Canadian satellite operator Telesat selected Thales Alenia Space as its choice manufacturer for Lightspeed, Telesat’s low earth orbit (LEO) broadband satellite constellation.
The Lightspeed constellation will comprise 298 low earth orbit (LEO) satellites that promise to bring gigabit speeds at 30 to 50-millisecond latency to anywhere in the world. The network will operate on global priority Ka-band spectrum rights and has a capacity of 15 Terabits per second. The service can offer up to 7.5Gbps on a single terminal and up to 20 Gbps to a single hotspot.
“As the world’s leader in manufacturing and implementing cutting edge global satellite constellations, Thales Alenia Space is the right industrial partner to deliver Lightspeed,” said Dan Goldberg, Telesat president.
The company said in the Feb. 9 news release that it’s also developing affordable end-user terminals for every target market.
But Telesat’s Lightspeed doesn’t service consumers. Instead, it targets fixed-mobile network operators, aeronautical and maritime users, government, and enterprises. Network operators can purchase capacity from Telesat and sell it to consumers.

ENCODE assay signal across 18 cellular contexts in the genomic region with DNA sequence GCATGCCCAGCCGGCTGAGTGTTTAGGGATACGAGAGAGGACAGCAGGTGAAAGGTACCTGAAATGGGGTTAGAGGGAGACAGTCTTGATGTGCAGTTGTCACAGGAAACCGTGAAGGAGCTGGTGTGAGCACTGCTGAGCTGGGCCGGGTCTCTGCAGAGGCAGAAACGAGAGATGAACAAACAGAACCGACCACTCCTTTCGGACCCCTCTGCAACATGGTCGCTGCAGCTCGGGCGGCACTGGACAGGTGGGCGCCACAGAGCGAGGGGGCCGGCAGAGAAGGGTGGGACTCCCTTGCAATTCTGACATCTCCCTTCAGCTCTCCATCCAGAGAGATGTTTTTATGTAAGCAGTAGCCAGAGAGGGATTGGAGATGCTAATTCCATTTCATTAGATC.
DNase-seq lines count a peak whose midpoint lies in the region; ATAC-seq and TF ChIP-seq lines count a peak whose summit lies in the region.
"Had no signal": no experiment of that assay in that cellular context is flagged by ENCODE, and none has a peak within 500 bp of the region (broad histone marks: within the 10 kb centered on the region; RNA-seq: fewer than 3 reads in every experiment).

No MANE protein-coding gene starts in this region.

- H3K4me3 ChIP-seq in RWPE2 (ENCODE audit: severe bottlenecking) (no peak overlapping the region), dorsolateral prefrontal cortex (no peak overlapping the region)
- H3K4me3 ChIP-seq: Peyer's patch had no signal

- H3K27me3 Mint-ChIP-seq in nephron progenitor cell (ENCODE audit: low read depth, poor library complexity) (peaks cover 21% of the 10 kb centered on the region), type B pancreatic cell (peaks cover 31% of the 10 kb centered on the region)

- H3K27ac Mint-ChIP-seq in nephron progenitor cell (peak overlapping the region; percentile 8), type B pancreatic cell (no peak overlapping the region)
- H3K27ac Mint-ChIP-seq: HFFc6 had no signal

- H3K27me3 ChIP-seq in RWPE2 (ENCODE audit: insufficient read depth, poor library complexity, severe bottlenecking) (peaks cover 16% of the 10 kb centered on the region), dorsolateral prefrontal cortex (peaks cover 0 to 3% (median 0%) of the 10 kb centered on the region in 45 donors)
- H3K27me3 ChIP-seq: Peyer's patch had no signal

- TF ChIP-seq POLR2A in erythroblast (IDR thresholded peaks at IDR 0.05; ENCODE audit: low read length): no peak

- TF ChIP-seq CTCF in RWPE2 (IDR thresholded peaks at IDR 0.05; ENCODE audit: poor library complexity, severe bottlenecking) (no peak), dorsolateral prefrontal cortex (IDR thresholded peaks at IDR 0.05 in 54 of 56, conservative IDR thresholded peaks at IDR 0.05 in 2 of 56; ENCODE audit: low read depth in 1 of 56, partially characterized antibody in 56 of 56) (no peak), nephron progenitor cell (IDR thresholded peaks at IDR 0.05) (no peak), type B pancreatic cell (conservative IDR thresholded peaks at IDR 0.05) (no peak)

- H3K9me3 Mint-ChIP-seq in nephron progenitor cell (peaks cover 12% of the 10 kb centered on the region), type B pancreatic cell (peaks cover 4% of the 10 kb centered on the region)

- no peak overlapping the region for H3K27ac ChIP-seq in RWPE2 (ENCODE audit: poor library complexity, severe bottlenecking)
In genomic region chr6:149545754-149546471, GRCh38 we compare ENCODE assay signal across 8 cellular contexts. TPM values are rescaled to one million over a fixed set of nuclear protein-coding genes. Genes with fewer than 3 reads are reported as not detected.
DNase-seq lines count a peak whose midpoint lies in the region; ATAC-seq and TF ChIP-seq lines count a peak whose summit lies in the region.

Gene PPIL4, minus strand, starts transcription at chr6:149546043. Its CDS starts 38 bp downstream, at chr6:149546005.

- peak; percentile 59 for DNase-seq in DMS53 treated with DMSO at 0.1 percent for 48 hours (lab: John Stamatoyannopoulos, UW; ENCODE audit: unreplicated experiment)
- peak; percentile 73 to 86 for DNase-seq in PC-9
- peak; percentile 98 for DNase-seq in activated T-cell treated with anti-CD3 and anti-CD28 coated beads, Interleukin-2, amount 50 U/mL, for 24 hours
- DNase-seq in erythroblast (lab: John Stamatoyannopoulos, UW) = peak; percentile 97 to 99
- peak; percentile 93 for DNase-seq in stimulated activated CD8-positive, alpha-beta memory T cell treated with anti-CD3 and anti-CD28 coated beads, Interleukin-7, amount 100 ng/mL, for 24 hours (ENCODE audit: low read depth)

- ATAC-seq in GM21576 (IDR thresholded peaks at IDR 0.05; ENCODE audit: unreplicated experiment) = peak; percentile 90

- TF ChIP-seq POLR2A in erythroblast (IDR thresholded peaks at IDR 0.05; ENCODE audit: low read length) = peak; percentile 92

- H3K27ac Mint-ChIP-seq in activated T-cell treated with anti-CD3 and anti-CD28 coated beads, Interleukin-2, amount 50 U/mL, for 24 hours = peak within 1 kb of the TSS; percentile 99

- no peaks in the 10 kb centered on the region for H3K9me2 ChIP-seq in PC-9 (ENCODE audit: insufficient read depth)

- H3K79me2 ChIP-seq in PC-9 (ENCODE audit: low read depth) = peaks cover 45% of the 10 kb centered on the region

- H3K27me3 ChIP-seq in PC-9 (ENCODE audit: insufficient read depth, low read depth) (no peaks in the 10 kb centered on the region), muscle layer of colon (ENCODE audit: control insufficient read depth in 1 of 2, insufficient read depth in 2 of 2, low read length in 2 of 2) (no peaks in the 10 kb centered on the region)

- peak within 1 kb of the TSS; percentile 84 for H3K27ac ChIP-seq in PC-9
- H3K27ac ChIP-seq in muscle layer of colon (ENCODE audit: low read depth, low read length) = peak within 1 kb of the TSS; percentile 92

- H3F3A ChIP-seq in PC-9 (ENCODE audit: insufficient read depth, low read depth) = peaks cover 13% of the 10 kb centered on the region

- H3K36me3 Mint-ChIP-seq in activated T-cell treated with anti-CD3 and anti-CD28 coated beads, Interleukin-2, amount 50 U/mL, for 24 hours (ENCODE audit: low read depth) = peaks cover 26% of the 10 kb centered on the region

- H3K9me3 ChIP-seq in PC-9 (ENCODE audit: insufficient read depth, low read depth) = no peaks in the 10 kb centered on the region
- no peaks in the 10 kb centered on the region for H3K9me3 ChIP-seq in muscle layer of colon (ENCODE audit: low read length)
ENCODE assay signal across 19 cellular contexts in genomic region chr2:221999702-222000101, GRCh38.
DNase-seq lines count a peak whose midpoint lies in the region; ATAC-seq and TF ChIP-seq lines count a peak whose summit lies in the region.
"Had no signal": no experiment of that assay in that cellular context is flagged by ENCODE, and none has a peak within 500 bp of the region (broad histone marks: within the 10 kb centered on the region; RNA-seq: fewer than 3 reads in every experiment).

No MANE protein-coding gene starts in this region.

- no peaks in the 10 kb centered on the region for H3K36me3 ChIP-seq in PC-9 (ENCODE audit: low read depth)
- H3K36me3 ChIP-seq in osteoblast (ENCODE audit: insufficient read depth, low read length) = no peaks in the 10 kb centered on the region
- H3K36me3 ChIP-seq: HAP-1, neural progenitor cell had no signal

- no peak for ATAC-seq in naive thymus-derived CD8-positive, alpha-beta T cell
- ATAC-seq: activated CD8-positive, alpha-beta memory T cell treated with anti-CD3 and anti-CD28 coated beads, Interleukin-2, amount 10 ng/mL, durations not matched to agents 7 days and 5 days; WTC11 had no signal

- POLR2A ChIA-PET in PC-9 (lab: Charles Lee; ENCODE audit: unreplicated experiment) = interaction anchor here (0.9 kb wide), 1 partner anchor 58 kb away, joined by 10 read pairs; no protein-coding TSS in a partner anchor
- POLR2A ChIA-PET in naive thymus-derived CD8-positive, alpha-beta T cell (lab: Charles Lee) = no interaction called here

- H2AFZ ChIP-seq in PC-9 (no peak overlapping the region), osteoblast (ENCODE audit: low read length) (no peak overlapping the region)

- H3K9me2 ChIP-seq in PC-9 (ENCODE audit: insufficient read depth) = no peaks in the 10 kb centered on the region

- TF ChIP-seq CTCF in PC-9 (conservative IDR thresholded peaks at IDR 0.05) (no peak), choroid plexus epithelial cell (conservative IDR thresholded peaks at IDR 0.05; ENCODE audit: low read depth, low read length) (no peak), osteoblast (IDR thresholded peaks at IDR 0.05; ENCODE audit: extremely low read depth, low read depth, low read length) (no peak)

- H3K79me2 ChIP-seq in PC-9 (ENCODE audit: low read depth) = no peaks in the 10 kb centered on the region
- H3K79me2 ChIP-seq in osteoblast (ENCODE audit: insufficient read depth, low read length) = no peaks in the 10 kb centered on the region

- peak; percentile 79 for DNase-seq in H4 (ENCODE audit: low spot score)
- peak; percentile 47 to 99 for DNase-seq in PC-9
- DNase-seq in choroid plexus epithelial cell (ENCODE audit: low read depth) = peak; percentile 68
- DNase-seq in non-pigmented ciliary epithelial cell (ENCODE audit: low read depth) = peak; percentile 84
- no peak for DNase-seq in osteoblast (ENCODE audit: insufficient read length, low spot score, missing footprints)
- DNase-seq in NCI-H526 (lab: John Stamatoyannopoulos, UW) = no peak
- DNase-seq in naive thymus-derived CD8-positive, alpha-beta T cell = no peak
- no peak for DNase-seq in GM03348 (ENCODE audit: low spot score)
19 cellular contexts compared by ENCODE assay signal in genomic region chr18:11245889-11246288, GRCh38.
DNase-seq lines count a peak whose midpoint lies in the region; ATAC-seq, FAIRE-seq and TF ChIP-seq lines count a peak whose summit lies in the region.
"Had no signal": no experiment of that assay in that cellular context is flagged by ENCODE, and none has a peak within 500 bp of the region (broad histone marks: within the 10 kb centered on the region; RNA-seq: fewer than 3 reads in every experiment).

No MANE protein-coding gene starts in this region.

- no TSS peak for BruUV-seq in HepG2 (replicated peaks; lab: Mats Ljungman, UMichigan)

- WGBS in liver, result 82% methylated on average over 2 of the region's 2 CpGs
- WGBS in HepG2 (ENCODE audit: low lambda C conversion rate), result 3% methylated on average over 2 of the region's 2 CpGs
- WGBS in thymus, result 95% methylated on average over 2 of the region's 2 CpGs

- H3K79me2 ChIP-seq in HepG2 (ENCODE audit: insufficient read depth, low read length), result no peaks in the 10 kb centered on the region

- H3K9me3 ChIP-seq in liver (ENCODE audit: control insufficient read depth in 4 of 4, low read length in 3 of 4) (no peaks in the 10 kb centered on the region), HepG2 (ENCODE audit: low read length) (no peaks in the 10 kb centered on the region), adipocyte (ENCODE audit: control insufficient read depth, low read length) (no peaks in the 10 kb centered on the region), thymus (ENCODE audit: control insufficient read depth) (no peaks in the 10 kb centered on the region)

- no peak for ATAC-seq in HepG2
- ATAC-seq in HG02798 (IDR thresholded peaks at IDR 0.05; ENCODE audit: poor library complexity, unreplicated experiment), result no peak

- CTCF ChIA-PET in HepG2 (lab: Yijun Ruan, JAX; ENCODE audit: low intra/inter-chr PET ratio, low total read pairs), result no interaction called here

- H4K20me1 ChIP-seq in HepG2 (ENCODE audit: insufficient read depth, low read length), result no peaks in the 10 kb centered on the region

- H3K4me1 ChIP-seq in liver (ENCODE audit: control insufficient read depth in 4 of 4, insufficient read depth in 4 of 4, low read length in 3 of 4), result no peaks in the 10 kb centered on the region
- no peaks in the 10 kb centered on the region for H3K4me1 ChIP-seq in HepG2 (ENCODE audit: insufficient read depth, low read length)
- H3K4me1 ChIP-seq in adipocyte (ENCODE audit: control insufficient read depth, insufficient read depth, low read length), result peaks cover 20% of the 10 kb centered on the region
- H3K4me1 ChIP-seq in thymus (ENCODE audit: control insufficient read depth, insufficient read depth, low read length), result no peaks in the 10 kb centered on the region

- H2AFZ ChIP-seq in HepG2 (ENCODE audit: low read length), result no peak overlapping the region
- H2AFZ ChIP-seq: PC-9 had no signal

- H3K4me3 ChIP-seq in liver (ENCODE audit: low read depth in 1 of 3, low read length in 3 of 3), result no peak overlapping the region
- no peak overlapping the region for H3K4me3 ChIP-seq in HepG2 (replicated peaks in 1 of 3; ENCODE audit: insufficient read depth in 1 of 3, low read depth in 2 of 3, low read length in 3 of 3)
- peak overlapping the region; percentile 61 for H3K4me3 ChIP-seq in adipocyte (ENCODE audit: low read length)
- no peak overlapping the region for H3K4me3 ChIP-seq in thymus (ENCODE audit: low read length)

On Nov. 9, 2020, the Canadian federal government announced a CA$600 million deal with Telesat to secure capacity for rural Canada network operators at a reduced rate, thereby lowering broadband subscription costs for underserved areas.
Thales Alenia Space is a French-Italian joint venture between the Thales Group and Leonardo and is the largest satellite manufacturer in Europe.
“Sustainable development will increasingly depend on being connected in a secure and reliable way, overcoming inequalities and barriers,” said Alessandro Profumo, Leonardo chief executive officer in a media statement. “Today’s agreement places Thales Alenia Space and Telesat at the centre of one of the main strands of the digitization process”.
Telesat expects to launch its first Lightspeed satellites in two years and begin beta testing in the second half of 2023.